Bullying. I want to know what kids suggest we do locally about the global systemic problem of bullying. Bullying that results in so much aggression, assaults, and discriminatory acts against some of the most vulnerable members of our communities: transphobia against my trans son and his peers, who are twice as likely to consider suicide as an option due to school-based discrimination and assaults; religious intolerance against people like my dear friend’s husband, a Muslim man who is not yet a citizen of our country; classist judgment against children like my own, who receive government assistance in the form of free lunch because, despite how hard we work, being a single mother solely supporting my boys in our grossly expensive society today, I choose to center my life’s work around educational justice, and that often does not help our financial ends to meet.

Gender Identity and Gender Equity. I want to know what kids’ local solutions are to the global issue of the myth of the binary and the inequity experienced by people identifying a female across this world, in our country, and in our local communities, from the discrimination experienced in the workplace as a woman to the assaults upon the women of this nation, this world, from patriarchal systems of sexism and abuse. What would a nation of children growing up with the belief that gender binary is a myth, pushing back against socialized notions of gender, and fighting against discrimination and assault based on perceived gender be like? I want to know, don’t you?

Weapons. I want to know kids’ local solutions that we can begin to work toward to the idea of “no weapons” so senseless gun violence, especially in the schools of our nation, is eradicated for good, and no more innocent lives are lost.

War. I want to know what we can do to change the hearts and minds when it comes to the hope of “no more war” “no wars” “World War III not happening.” I want to know what kind of expansive thinking kids have to convince adults that war is not the answer to conflict and dissent; that peaceful measures should always center first.

Environmental Catastrophe. I want to know what kids’ suggestions are for reversing the catastrophic effects humans are having on the planet, what we can do in our local communities to combat this assault on our planet that provides life for us, and what we can do to combat environmental racism. This reminds me of the young eleven-year-old, Gitanjali Rao (link here), who created a device to test the lead levels of water, to lend help to the Flint Water Crisis; an example of environmental racism in our nation that pervades so many other communities across our nation, too.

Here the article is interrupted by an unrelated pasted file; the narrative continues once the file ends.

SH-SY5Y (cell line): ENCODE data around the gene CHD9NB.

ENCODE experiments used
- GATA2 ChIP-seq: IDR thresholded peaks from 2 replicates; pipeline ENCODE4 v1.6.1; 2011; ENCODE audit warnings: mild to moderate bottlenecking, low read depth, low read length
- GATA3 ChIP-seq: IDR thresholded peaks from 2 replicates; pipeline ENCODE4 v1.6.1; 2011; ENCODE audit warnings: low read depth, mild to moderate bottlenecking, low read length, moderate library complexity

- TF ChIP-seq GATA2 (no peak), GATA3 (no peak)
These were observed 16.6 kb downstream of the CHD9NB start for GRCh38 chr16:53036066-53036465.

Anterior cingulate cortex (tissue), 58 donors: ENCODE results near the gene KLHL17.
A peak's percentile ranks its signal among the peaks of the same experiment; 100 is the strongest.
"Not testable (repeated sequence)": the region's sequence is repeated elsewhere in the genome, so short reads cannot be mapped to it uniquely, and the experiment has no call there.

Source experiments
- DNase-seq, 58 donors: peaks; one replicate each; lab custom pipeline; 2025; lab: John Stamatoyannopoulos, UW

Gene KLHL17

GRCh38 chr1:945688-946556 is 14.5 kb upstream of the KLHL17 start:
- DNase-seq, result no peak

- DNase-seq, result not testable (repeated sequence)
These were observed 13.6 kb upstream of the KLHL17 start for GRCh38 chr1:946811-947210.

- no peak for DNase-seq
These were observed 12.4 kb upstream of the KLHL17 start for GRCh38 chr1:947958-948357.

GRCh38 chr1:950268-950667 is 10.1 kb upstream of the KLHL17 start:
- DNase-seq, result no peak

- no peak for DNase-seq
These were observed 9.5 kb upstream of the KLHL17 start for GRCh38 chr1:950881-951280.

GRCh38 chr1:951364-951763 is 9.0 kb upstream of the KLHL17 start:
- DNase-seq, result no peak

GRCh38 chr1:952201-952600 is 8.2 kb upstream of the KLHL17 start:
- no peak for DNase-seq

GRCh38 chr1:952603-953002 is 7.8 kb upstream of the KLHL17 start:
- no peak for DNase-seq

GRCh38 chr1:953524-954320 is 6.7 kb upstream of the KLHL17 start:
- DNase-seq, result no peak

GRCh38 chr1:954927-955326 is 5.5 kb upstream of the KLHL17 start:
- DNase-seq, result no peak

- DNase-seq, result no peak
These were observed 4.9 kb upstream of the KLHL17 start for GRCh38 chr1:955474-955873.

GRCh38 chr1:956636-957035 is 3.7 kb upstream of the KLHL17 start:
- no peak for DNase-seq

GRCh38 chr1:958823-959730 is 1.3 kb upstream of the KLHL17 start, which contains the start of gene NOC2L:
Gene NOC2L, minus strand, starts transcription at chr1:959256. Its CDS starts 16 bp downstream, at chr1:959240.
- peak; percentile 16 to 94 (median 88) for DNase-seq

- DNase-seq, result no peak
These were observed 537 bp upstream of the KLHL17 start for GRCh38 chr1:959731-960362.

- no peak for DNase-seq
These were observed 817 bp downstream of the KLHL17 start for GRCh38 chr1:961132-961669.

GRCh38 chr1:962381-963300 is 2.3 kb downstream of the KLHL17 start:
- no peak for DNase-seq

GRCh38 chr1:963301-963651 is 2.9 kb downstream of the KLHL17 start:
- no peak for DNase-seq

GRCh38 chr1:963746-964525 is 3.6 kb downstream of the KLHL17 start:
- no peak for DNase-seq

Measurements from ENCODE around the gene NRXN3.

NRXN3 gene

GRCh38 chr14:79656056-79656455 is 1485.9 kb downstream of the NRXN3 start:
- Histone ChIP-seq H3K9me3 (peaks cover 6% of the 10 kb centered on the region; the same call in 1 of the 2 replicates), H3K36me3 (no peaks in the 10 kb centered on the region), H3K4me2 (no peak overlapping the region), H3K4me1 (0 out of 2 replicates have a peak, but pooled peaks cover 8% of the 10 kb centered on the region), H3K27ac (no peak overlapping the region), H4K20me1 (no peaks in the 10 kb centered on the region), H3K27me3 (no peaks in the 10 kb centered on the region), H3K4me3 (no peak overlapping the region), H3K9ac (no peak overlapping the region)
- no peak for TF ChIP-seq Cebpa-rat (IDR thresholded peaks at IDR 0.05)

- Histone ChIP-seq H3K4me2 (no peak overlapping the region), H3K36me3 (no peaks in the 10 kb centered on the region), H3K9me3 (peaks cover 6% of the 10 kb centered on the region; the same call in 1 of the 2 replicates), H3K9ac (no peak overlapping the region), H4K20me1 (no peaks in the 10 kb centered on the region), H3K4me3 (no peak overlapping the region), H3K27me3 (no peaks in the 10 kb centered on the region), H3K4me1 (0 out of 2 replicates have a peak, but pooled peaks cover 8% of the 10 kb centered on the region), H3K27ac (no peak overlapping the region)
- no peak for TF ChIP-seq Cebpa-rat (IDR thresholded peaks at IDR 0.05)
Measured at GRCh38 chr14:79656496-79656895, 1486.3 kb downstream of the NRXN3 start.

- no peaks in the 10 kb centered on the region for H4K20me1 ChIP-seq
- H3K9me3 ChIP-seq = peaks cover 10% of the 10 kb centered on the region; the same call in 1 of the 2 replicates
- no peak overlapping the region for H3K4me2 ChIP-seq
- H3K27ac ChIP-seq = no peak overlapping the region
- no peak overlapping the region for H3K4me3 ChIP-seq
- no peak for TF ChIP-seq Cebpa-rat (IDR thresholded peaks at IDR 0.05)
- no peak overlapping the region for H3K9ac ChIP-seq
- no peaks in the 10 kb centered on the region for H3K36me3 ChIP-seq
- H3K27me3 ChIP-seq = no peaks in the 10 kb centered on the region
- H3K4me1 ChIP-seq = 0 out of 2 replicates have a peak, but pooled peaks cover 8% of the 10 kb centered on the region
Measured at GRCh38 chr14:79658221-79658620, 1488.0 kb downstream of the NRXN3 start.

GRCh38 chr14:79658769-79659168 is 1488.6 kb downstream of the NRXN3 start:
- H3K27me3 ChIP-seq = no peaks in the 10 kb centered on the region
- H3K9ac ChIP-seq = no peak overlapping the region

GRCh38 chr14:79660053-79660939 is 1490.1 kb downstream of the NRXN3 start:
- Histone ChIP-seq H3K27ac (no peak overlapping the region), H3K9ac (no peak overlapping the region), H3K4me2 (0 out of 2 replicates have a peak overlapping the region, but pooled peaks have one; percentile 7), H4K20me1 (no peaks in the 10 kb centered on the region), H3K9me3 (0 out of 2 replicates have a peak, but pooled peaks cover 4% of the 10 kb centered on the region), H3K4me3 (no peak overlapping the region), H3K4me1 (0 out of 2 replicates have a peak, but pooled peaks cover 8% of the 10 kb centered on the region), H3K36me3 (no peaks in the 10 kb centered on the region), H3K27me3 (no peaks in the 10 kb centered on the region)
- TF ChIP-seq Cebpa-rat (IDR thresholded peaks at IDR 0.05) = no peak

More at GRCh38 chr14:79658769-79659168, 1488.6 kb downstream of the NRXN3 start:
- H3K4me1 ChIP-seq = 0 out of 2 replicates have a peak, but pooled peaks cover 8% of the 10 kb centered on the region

These expansive ideas, things children want to explore and hope to change in the world, that were expressed by my son’s peers, are what lead him to pull me aside after they shared out and tell me this (again, I want his words to resonate here): They have a lot of love. See, mom, they really get it. Did you hear their words? They are full of that love thing you’re always trying to do in schools. Yes, my dear child, children in your class, in your community, across this nation, are full of “that love thing” so many revolutionary, equity-and educational justice-seeking educators are trying to work toward in all the realms of their influence. Working for love justice is really the crux of my personhood and my argument, that in our attempt to create the conditions within which children see their hopes and dreams realized, we often stand in the way by silencing these hopes and dreams before they are fully realized, voiced, or even explored, by youth. So, one thing we can do to work toward love justice with the children in our lives? Create the conditions where children dream big, dream expansively, dream globally, and then have the space to innovate local solutions that work toward seeing these big dreams become a reality. I seek to create the conditions where a generation of children are big global dreamers who seek local solutions, so they work toward peace for all of our collective humanity, as children now and adults one day soon.


Published with permission from an educator and parent in our advocacy network- C